The faces that peer out from within the colorful matte borders appear aloof, detached--sort of like the glossy people in magazines. But 14-year-old photographer Erica Stewart knows better.

The subjects of her black-and-white photos are people she sees every day, classmates at Sousa Middle School in Southeast Washington.

And no matter how cool they look in the photos, she knows firsthand how silly they can be in person.

"Parris--he's kind of crazy but real smart. Kaleda--she's always laughing and acting goofy. Barbara is nice the majority of the time," Erica confided, describing the true personalities of the people featured in her eighth-grade photography project, "Our Faces: The Faces and Expressions of My Friends."

She took the photos as a way to dispel stereotypes about Southeast and to make people "think three times" before judging her and her friends based on clothes or Zip code.

Stewart's photos will be accompanied by the works of three other young shutterbugs in an exhibition that will run through this month at One Judiciary Square in Northwest Washington.

A group project also will be on display, showcasing photos taken on a day trip to New York City.

Erica and 15 other students participated in FOCUS, an after-school photography program started by third-year teacher Jason Kamras, who was looking for a fun way to apply math concepts. The students use fractional comparisons to determine shutter speeds and apertures, ratios to mix chemicals and linear measurements to compose, crop and frame their work. Kamras also requires the youths to write paragraphs describing how they feel about the pictures as a way to bolster writing skills.

"They get a bad rap every day," Kamras said of his students, some of whom he gives rides home or takes to McDonald's after school. "A lot of people who work in Washington never cross the Anacostia River. They think of everything across the river as one homogenous ghetto. I wanted my kids to have the chance to show themselves through their own eyes."

The other artists in the show are Devon Morgan, Barbara Wilson and Christopher Lane. Christopher chose his basketball teammates and other friends to pose as models for his project, "Around the Way: Hanging Out With My Boys."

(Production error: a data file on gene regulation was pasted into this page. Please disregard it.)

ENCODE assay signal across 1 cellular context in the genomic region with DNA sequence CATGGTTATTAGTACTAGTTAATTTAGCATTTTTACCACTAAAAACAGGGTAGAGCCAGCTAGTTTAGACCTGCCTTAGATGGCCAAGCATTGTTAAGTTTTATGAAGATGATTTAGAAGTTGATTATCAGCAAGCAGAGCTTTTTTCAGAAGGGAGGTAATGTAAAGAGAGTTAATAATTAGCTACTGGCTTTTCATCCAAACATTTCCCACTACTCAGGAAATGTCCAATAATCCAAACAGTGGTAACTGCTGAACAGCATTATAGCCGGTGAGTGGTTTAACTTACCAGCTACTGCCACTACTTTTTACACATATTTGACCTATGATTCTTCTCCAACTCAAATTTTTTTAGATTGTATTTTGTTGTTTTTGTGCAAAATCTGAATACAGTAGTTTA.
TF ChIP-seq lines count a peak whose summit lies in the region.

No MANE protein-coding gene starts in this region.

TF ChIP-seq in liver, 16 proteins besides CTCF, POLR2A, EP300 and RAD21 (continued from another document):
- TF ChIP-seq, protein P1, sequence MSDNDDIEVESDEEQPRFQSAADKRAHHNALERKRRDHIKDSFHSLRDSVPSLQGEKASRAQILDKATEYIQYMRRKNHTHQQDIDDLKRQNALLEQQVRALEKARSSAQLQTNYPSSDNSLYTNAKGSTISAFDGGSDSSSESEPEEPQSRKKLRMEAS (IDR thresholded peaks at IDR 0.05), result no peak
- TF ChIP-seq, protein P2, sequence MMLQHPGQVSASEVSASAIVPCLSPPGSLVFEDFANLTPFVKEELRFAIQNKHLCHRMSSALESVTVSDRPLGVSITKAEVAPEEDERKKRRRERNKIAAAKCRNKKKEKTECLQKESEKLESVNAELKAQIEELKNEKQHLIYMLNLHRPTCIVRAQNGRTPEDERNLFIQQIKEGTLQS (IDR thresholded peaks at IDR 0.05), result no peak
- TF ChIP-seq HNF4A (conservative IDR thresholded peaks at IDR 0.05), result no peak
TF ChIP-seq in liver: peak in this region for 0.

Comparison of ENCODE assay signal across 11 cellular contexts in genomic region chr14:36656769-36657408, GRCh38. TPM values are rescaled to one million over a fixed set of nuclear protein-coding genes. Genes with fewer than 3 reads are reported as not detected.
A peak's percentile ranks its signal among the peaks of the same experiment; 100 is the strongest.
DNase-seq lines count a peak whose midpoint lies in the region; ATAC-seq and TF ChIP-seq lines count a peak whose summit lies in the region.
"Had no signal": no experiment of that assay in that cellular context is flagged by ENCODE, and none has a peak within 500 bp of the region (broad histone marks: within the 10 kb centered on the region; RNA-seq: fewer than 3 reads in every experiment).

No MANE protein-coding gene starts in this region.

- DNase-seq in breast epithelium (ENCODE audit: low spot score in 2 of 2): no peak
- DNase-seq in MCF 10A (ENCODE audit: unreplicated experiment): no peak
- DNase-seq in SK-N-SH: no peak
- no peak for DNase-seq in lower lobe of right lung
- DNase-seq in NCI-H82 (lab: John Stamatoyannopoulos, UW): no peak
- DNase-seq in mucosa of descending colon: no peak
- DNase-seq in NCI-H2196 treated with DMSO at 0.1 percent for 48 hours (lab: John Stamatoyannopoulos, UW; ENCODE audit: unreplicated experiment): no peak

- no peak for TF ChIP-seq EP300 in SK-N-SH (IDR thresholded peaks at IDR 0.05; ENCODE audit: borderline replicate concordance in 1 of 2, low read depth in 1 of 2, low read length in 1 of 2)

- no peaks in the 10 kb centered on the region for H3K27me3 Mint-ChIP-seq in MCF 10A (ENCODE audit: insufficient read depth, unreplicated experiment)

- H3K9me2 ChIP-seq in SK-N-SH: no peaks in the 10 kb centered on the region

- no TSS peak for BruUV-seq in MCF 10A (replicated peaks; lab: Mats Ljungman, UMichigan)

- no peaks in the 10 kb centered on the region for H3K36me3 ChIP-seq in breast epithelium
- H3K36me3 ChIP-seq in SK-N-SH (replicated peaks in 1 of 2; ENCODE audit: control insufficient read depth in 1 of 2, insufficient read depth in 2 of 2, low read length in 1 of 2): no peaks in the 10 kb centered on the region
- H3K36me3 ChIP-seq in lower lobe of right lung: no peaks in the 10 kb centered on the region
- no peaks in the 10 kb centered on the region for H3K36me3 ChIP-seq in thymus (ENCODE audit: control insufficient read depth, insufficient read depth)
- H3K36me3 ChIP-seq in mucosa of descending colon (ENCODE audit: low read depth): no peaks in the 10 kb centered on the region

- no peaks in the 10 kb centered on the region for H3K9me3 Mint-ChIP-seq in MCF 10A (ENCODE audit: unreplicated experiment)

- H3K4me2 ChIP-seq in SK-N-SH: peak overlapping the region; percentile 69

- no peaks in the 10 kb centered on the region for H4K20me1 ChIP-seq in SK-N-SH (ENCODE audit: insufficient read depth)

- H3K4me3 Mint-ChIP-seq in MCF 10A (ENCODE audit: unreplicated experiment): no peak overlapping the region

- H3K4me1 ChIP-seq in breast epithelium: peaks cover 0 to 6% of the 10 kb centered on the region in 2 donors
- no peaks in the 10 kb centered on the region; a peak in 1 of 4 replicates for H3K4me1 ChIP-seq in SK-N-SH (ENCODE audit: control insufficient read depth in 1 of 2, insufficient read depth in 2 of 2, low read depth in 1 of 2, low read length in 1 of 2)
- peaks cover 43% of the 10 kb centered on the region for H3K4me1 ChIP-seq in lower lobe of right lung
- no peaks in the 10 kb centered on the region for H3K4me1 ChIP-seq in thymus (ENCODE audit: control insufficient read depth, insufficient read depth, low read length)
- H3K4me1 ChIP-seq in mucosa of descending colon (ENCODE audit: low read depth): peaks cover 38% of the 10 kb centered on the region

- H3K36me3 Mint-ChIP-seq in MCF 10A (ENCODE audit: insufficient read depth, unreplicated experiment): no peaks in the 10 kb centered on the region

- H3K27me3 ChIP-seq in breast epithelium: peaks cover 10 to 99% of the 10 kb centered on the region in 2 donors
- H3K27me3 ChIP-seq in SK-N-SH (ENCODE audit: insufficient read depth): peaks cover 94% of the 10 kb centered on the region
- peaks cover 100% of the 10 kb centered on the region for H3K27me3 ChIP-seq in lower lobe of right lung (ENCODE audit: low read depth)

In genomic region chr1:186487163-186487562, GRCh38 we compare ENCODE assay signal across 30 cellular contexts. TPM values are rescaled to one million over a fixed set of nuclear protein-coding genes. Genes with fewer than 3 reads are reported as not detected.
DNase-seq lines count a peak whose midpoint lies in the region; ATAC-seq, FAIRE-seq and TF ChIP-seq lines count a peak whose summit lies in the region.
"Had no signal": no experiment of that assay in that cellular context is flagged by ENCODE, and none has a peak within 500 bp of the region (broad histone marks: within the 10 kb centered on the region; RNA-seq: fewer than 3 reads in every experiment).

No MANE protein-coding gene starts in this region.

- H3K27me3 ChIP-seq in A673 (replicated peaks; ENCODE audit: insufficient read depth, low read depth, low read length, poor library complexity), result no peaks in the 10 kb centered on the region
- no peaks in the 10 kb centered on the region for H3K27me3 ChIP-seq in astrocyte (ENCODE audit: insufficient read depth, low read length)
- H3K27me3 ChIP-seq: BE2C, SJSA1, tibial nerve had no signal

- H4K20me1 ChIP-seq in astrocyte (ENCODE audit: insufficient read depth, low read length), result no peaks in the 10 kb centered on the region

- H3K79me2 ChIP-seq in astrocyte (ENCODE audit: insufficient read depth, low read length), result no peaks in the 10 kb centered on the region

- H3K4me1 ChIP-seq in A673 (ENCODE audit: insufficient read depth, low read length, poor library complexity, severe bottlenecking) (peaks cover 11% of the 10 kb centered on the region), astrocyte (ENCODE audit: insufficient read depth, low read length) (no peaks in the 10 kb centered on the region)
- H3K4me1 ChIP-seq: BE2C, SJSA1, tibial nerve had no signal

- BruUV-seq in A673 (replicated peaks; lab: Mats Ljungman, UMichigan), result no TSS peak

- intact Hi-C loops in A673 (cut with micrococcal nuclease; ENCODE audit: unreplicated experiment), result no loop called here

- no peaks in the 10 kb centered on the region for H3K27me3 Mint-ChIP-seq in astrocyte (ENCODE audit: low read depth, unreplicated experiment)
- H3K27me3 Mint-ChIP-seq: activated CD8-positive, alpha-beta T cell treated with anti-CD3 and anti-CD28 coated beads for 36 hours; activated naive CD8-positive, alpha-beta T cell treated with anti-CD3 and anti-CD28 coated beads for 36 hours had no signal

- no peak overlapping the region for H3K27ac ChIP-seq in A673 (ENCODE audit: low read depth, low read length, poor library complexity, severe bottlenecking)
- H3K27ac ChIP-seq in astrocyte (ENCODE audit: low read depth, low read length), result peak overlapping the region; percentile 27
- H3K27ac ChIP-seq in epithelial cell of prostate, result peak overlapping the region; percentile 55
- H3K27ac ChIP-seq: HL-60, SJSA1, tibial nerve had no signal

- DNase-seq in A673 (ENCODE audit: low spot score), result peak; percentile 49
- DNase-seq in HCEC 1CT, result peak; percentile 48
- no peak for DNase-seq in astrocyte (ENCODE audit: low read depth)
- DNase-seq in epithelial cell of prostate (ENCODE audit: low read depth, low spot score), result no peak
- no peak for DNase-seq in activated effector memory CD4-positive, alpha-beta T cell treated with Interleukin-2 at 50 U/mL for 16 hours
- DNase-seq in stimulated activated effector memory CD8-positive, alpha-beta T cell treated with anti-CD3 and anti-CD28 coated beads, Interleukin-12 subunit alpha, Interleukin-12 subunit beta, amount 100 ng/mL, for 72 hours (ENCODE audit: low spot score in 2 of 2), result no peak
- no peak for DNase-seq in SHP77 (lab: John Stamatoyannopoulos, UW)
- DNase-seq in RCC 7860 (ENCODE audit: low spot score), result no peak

In one photo, six young men try their hardest to look tough yet suave as they pose in front of a chain-link fence. They are all wearing matching Hawaiian-print shirts and fade haircuts, their hands joined in brotherhood. This one is Christopher's favorite.

"The expressions are good," he said. "They look cool. The shirts--I like the designs. Palm trees, bottles, cars. It looks like they're on a beach."

While their friends were taking advantage of the first summery days of the year, Christopher, Erica and the other FOCUS participants remained in the school's darkroom--a converted classroom--for hours, hunkered over smelly pans of developing fluid and listening to TLC on the radio.

The students took the school's eight cameras home for a weekend and then stayed an extra two hours at school many days of the week for three months.

The results, the students said, were worth the free time they gave up.

"I thought it was amazing when the picture formed," Christopher said, recalling the first time he developed his own photos and watched as fuzzy blobs magically evolved into the arms, legs and smiles of his friends.

"I didn't think it was that hard, but we did do a lot of work," Erica said. "I know I can take this on as a career."

She knows her newfound expertise may surprise some.

"When people see you, they don't know what type of skills you have," she said.

To Kamras, the exhibition is a milestone.The program is paid for through a public school grant and uses darkroom equipment donated by Penn Camera, but it took the teacher more than a month to find a location willing to show the students' work.

When he told the students the exhibition had been approved, they were wide-eyed, Kamras said. They distributed 200 invitations to parents, teachers and friends for the exhibit's July 1 opening.

"There's a buzz around the school," Kamras said. "They were very excited to know that somebody wanted to look at their photos.

"They can show the rest of D.C.: 'This is who we are.' That they are more than the evening news."

CAPTION: Students' photographs will be exhibited this month at One Judiciary Square.

CAPTION: Above, Erica Stewart, 14, seated by one of her favorite photographs, says her goal is to dispel stereotypes about Southeast Washington. She made portraits of classmates. Below, teacher Jason Kamras, center, critiques one of the prints made by Barbara Wilson, right, and Erica in the Sousa Middle School darkroom.